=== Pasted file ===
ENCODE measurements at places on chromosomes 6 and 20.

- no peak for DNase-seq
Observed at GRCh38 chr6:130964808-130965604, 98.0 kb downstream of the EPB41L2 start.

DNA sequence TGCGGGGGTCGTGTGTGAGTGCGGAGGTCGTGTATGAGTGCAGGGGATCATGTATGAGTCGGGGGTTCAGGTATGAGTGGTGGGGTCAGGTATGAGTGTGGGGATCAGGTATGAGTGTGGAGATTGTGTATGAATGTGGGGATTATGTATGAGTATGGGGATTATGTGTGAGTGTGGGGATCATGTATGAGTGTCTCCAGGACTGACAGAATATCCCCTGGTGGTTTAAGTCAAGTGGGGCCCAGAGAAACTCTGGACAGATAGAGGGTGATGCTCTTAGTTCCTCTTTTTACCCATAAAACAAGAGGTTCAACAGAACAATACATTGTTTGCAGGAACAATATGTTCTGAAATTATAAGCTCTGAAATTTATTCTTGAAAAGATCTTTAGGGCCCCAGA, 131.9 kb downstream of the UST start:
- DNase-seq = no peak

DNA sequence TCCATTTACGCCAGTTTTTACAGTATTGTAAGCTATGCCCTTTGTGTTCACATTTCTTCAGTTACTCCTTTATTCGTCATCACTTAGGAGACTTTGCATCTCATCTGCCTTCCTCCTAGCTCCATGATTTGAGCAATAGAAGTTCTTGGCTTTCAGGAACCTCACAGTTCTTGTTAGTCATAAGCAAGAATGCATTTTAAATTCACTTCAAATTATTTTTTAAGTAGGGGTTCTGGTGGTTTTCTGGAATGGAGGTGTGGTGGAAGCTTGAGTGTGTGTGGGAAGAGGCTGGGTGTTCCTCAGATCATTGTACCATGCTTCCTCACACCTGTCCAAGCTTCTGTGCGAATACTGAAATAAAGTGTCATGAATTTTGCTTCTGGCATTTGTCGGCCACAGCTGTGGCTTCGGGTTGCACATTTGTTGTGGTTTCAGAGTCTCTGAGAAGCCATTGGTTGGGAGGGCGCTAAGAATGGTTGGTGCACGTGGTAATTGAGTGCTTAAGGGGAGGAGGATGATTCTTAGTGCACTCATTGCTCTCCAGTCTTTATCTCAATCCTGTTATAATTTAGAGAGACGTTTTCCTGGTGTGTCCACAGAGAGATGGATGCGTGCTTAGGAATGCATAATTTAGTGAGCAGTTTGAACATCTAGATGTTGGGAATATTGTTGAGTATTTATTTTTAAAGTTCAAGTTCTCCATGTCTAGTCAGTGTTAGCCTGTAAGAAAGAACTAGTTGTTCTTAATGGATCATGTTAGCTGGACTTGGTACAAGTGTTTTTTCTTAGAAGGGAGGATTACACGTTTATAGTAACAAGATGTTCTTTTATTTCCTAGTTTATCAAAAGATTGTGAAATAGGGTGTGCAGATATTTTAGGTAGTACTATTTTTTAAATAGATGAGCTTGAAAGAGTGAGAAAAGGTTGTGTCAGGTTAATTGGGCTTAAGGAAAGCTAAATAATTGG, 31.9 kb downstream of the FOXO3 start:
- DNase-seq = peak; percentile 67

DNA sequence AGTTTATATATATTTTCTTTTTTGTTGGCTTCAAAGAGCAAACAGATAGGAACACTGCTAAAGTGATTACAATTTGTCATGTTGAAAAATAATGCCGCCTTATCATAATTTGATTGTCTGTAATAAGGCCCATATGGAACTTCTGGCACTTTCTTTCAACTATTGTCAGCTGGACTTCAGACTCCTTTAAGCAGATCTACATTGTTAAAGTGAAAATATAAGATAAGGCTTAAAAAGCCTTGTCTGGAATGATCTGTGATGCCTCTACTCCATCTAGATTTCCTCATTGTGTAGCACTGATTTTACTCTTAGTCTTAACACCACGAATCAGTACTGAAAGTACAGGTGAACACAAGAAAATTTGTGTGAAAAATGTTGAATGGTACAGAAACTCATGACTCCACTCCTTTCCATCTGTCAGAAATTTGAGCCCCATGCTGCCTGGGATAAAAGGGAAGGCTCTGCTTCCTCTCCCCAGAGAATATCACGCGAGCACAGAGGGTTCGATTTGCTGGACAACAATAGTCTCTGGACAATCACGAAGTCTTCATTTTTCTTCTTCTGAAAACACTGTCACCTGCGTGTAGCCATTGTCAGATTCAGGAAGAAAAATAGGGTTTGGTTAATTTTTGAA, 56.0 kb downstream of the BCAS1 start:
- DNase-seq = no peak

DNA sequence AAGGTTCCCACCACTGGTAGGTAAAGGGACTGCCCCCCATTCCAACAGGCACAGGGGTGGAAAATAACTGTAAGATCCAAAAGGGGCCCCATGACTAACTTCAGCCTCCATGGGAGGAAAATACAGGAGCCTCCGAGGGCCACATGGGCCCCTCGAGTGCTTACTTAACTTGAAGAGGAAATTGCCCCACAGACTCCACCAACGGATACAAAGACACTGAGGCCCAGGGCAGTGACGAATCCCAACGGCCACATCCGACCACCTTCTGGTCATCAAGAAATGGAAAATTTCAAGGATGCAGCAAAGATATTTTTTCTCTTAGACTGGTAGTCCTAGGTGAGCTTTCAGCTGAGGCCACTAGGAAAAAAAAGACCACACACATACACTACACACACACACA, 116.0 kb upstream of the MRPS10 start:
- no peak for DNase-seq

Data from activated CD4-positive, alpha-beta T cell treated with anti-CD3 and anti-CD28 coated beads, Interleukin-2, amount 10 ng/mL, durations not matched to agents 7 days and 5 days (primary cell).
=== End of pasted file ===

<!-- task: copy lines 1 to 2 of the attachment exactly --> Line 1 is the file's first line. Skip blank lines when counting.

ENCODE measurements at places on chromosomes 6 and 20.

- no peak for DNase-seq